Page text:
kevin duggan - august 2011 200x300jpg.jpgEvery day, Qualsys talks to quality leaders at manufacturing plants who want to eliminate waste and drive efficiency improvements.
 
One question we're frequently asked is "How can we make real change around here?" A question Kevin J Duggan, a world-renowned expert in applying advanced lean techniques to achieve operational excellence, has spent the last 20 years answering. 
 
We recently interviewed Duggan to share his experience of the challenges faced by manufacturers in high-variety environments and why organisations should be focusing on operational excellence, rather than continuous improvement.
 
 
About Kevin Duggan: 
 
Duggan started his career as a mechanical engineer in the industrial manufacturing sector for some of the largest brands in America.
 
He soon realised that many of the manufacturing issues arose due to compartmentalised manufacturing processes, resulting in inefficiencies and a bumpy ride when bringing new products to market. 
 
High-variety, high-demand manufacturers were employing the lean "Toyota Model", but it wasn't working. The "Toyota Model" focuses on applying lean tools to fix business issues. But the tools only fixed problems incrementally - they didn't give the full picture. 
 
 
 
The problem with continuous improvement
 
 The Continuous Improvement Journey2.jpg
 
Duggan explained that although lean tools do yield results over time, the results are only incremental. It is a much slower way to improve processes over time. 
 
Duggan says: "One of the biggest mistakes I see is when management and leadership try to drive operational excellence. Issues arise when management teams see the metrics and then control the initiatives. They say to employees 'Go fix this area' and throw resources, time and money at an issue.That philosophy is wrong. 

"It's a traditional lean approach and it results in two steps forward and one step back. Will it make your company better? Yes. But you won't get the big change you want. It will take years and years. 

"You need to start by breaking the myth of continuous improvement."

"Most manufacturing operations have used lean principles to eliminate waste and drive efficiency improvements. This process is then applied to another area of the operation: Management sets another goal, teams use lean tools to achieve it and then sustain the gains.” - Duggan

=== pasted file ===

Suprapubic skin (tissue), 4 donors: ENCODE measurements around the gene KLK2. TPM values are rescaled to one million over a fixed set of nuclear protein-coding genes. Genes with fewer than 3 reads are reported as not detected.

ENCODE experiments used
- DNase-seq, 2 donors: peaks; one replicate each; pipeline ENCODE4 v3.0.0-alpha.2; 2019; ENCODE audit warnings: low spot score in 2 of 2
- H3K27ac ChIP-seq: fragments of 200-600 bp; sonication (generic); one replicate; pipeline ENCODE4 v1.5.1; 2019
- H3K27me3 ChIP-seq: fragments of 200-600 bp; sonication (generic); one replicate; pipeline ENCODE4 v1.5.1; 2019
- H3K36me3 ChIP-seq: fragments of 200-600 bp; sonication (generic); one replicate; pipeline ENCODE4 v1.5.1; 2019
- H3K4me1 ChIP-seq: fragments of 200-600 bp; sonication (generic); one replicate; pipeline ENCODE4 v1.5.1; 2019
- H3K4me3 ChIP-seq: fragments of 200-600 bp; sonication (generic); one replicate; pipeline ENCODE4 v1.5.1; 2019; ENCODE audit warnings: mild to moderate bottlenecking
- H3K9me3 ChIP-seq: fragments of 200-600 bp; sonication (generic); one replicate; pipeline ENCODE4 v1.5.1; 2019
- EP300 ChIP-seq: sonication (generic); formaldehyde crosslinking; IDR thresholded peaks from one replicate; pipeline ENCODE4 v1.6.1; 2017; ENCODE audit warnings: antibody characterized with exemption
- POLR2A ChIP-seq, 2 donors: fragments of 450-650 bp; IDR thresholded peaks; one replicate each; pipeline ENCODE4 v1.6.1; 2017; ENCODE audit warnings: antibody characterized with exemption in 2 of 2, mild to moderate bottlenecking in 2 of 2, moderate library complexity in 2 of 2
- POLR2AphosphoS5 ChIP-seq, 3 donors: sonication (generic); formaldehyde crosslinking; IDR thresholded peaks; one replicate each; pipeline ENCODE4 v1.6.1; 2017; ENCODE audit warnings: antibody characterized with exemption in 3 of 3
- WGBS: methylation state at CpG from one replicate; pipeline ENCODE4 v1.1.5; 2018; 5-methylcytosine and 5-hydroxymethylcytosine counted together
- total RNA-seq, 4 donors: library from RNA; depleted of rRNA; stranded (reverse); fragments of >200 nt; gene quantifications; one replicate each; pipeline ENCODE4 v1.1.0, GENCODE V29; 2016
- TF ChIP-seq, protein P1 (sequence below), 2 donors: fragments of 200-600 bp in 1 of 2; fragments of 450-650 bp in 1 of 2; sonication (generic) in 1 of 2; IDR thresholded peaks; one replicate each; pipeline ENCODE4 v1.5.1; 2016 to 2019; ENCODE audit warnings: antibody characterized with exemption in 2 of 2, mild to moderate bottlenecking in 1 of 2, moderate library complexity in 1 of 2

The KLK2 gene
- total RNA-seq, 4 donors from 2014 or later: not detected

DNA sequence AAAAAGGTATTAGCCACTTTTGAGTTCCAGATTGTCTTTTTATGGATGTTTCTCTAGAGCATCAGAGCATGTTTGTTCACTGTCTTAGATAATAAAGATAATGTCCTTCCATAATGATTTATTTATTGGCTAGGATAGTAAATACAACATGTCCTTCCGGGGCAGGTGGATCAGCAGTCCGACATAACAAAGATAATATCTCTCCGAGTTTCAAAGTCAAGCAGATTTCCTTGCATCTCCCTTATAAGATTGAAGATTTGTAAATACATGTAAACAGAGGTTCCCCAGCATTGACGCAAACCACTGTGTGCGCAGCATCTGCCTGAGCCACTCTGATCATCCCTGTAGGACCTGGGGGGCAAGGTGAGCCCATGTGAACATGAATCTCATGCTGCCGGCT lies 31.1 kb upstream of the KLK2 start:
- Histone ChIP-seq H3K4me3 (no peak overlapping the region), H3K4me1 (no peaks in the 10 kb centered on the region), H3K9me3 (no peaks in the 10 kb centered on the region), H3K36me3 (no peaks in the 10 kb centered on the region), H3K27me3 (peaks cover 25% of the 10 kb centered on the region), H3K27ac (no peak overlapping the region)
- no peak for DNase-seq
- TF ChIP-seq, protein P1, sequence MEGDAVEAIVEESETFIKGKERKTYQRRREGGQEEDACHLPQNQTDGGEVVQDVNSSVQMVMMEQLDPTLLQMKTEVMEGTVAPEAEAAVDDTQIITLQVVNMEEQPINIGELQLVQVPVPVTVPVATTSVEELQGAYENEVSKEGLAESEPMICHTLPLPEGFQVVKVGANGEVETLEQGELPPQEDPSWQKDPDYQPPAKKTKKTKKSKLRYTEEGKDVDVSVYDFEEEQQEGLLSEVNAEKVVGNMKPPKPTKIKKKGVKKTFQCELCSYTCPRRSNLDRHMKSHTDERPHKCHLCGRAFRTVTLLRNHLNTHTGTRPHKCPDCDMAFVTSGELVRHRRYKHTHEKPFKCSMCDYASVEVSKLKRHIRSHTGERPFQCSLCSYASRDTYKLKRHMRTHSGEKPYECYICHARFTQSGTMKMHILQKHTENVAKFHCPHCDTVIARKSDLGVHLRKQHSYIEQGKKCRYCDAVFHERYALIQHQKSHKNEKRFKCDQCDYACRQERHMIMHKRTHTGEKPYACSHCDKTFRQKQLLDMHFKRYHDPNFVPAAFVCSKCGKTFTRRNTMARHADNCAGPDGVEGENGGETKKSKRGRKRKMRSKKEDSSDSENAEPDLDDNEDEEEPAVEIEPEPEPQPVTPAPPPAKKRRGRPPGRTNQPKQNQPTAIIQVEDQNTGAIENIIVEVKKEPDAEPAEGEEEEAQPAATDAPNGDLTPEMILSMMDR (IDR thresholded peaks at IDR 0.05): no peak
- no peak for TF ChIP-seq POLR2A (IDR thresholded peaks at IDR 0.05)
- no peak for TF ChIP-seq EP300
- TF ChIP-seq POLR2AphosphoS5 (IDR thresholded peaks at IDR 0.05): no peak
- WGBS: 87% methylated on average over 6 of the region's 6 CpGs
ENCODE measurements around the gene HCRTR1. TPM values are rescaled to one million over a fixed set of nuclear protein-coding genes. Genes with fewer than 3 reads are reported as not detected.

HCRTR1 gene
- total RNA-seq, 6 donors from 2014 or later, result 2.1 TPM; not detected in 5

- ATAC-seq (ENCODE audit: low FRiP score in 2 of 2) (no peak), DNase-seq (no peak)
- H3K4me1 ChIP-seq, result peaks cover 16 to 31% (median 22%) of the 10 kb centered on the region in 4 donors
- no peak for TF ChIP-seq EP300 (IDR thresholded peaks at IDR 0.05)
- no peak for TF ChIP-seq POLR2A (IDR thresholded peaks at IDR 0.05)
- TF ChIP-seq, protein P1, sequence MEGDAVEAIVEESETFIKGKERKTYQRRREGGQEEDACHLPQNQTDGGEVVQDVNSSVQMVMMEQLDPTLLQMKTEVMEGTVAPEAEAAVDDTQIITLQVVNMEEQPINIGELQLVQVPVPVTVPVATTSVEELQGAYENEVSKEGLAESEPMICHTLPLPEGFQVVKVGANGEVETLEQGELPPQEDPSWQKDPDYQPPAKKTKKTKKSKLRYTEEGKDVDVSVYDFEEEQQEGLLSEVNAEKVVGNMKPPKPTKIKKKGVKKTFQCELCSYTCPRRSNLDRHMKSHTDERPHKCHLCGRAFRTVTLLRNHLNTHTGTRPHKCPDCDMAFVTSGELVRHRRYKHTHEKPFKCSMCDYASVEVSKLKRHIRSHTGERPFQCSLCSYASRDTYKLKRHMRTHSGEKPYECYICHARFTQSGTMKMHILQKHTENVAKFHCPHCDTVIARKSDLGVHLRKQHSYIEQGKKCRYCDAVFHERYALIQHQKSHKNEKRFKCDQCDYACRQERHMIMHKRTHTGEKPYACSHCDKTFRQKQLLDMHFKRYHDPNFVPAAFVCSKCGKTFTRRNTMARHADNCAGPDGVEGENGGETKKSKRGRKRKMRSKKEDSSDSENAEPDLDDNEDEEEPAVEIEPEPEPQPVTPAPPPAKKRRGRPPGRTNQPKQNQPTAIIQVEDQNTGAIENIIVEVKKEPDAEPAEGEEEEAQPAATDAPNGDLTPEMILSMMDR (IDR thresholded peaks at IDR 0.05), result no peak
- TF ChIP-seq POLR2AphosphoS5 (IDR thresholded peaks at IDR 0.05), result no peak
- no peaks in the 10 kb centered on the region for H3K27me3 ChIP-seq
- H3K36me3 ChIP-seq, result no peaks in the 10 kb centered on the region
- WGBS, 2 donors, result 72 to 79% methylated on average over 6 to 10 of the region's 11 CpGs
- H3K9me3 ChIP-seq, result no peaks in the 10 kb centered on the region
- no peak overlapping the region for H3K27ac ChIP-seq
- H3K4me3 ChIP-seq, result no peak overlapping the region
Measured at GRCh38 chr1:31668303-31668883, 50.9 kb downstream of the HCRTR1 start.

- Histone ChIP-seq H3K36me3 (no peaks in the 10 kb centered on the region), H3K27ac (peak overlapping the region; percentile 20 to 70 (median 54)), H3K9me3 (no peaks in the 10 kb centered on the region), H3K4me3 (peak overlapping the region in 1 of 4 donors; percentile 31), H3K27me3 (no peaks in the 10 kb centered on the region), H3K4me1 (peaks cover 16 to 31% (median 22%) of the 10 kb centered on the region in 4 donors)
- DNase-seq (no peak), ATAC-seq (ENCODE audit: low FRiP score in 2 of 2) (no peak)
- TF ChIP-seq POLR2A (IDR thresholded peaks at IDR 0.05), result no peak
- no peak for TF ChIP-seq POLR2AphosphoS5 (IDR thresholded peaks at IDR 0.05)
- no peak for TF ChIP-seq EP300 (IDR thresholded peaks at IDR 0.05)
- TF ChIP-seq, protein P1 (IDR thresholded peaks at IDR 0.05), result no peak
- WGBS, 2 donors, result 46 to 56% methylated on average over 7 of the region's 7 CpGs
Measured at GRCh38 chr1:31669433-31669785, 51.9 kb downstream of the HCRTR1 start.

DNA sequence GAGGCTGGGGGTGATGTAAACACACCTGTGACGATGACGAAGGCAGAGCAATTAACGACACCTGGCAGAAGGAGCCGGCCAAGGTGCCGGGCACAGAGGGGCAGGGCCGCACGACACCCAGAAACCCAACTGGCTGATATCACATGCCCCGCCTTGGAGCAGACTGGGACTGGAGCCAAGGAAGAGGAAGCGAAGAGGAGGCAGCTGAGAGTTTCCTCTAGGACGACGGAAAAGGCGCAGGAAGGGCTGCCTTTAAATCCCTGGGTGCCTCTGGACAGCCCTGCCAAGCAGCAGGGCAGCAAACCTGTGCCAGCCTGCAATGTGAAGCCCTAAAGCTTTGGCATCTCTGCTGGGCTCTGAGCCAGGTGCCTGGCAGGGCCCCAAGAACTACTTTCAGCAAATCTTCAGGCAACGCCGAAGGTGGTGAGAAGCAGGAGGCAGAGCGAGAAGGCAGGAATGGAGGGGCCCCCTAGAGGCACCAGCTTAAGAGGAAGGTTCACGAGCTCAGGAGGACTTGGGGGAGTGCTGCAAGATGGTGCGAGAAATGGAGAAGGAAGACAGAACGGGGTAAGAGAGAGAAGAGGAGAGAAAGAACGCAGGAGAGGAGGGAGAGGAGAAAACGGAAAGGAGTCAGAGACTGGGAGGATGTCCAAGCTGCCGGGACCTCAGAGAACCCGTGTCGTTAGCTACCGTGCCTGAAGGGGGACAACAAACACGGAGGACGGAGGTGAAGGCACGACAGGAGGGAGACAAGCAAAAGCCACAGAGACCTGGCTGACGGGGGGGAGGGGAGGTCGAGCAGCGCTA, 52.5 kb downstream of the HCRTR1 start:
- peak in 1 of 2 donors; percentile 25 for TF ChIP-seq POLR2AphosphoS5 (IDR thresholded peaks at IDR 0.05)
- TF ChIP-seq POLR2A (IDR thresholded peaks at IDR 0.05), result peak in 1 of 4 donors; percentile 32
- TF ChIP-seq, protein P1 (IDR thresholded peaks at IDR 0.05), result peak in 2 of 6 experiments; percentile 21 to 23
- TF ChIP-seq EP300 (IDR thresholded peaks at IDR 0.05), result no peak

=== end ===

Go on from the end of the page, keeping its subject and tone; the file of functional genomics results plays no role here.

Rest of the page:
If not continuous improvement, where should manufacturers focus their efforts? 
 

"You need to design the whole company for operational excellence," Duggan says.  

 

"The destination of Operational Excellence is defined as “When each and every employee can see the flow of value to the customer, and fix that flow before it breaks down.”

- Duggan

 
"For operational excellence, you need to go beyond tools and think about the principles.
 
 
 
 
Design for operational excellence.png

"Design for Operational Excellence presents numerous examples that people who have been disappointed by purely technical approaches to operational challenges are bound to appreciate"- a blueprint for a joined up, end-to-end designed operation that makes operational excellence a reality. The book outlines the process of creating flow that every employee can see, and most importantly, fix without management intervention."

Read Duggan's book here

 
 
He continues: "Operational excellence is about setting objectives. You need every employee to know where point B is and have a definition of operational excellence. Every employee needs to see the value they can add for a customer.
 
"And when leadership are no longer spending time fixing the flow, they can focus full time on offensive strategies.
 
"True operational excellence means visitors should be able to come in to your organisation and know what you're trying to achieve, without needing to ask questions."
 
 

What you should do now: 

If you want to accelerate change and focus on operational excellence, we would highly recommend reading Duggan's 4 books: 
 

Tags: Operational Excellence, Continuous Improvement